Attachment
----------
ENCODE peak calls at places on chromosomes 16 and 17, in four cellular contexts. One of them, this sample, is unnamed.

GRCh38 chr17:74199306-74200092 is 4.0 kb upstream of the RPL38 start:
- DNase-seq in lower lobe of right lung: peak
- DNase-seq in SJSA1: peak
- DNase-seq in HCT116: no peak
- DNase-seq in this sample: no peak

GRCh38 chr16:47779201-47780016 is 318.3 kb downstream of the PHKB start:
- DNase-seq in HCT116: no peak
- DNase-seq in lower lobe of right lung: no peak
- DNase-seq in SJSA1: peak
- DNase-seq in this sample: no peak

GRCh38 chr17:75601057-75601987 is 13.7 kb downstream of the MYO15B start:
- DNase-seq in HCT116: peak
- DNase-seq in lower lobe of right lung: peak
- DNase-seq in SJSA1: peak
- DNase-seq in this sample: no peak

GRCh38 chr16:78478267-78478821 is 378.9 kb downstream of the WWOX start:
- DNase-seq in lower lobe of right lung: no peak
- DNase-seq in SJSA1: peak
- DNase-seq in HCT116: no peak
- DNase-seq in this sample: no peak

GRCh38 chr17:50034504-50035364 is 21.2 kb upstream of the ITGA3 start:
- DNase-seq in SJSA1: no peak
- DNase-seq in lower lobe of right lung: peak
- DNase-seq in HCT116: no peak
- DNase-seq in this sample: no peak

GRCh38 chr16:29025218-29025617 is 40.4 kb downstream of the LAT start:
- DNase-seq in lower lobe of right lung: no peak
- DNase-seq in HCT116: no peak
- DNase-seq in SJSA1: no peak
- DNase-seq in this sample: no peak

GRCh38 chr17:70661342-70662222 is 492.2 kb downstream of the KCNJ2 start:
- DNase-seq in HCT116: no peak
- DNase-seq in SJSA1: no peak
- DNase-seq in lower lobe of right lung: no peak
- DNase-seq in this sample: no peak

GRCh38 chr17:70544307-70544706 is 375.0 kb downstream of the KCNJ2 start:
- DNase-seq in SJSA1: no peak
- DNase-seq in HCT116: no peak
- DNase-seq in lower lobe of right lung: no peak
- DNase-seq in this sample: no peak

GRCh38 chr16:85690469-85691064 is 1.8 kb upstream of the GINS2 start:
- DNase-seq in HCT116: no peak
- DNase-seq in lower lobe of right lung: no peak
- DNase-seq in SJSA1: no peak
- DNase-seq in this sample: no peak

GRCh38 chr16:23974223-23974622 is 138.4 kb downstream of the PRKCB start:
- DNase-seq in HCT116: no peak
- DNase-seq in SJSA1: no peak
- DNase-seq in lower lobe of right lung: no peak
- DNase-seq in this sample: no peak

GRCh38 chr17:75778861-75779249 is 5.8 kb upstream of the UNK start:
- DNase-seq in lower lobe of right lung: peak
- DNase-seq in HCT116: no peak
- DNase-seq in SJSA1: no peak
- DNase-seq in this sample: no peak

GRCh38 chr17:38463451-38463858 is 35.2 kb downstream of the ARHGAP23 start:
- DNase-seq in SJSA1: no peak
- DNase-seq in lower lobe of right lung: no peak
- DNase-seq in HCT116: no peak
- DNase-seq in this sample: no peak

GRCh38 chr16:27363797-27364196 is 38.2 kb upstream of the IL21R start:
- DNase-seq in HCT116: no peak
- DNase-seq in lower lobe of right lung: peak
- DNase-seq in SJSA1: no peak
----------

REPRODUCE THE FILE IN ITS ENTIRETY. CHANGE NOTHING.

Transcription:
ENCODE peak calls at places on chromosomes 16 and 17, in four cellular contexts. One of them, this sample, is unnamed.

GRCh38 chr17:74199306-74200092 is 4.0 kb upstream of the RPL38 start:
- DNase-seq in lower lobe of right lung: peak
- DNase-seq in SJSA1: peak
- DNase-seq in HCT116: no peak
- DNase-seq in this sample: no peak

GRCh38 chr16:47779201-47780016 is 318.3 kb downstream of the PHKB start:
- DNase-seq in HCT116: no peak
- DNase-seq in lower lobe of right lung: no peak
- DNase-seq in SJSA1: peak
- DNase-seq in this sample: no peak

GRCh38 chr17:75601057-75601987 is 13.7 kb downstream of the MYO15B start:
- DNase-seq in HCT116: peak
- DNase-seq in lower lobe of right lung: peak
- DNase-seq in SJSA1: peak
- DNase-seq in this sample: no peak

GRCh38 chr16:78478267-78478821 is 378.9 kb downstream of the WWOX start:
- DNase-seq in lower lobe of right lung: no peak
- DNase-seq in SJSA1: peak
- DNase-seq in HCT116: no peak
- DNase-seq in this sample: no peak

GRCh38 chr17:50034504-50035364 is 21.2 kb upstream of the ITGA3 start:
- DNase-seq in SJSA1: no peak
- DNase-seq in lower lobe of right lung: peak
- DNase-seq in HCT116: no peak
- DNase-seq in this sample: no peak

GRCh38 chr16:29025218-29025617 is 40.4 kb downstream of the LAT start:
- DNase-seq in lower lobe of right lung: no peak
- DNase-seq in HCT116: no peak
- DNase-seq in SJSA1: no peak
- DNase-seq in this sample: no peak

GRCh38 chr17:70661342-70662222 is 492.2 kb downstream of the KCNJ2 start:
- DNase-seq in HCT116: no peak
- DNase-seq in SJSA1: no peak
- DNase-seq in lower lobe of right lung: no peak
- DNase-seq in this sample: no peak

GRCh38 chr17:70544307-70544706 is 375.0 kb downstream of the KCNJ2 start:
- DNase-seq in SJSA1: no peak
- DNase-seq in HCT116: no peak
- DNase-seq in lower lobe of right lung: no peak
- DNase-seq in this sample: no peak

GRCh38 chr16:85690469-85691064 is 1.8 kb upstream of the GINS2 start:
- DNase-seq in HCT116: no peak
- DNase-seq in lower lobe of right lung: no peak
- DNase-seq in SJSA1: no peak
- DNase-seq in this sample: no peak

GRCh38 chr16:23974223-23974622 is 138.4 kb downstream of the PRKCB start:
- DNase-seq in HCT116: no peak
- DNase-seq in SJSA1: no peak
- DNase-seq in lower lobe of right lung: no peak
- DNase-seq in this sample: no peak

GRCh38 chr17:75778861-75779249 is 5.8 kb upstream of the UNK start:
- DNase-seq in lower lobe of right lung: peak
- DNase-seq in HCT116: no peak
- DNase-seq in SJSA1: no peak
- DNase-seq in this sample: no peak

GRCh38 chr17:38463451-38463858 is 35.2 kb downstream of the ARHGAP23 start:
- DNase-seq in SJSA1: no peak
- DNase-seq in lower lobe of right lung: no peak
- DNase-seq in HCT116: no peak
- DNase-seq in this sample: no peak

GRCh38 chr16:27363797-27364196 is 38.2 kb upstream of the IL21R start:
- DNase-seq in HCT116: no peak
- DNase-seq in lower lobe of right lung: peak
- DNase-seq in SJSA1: no peak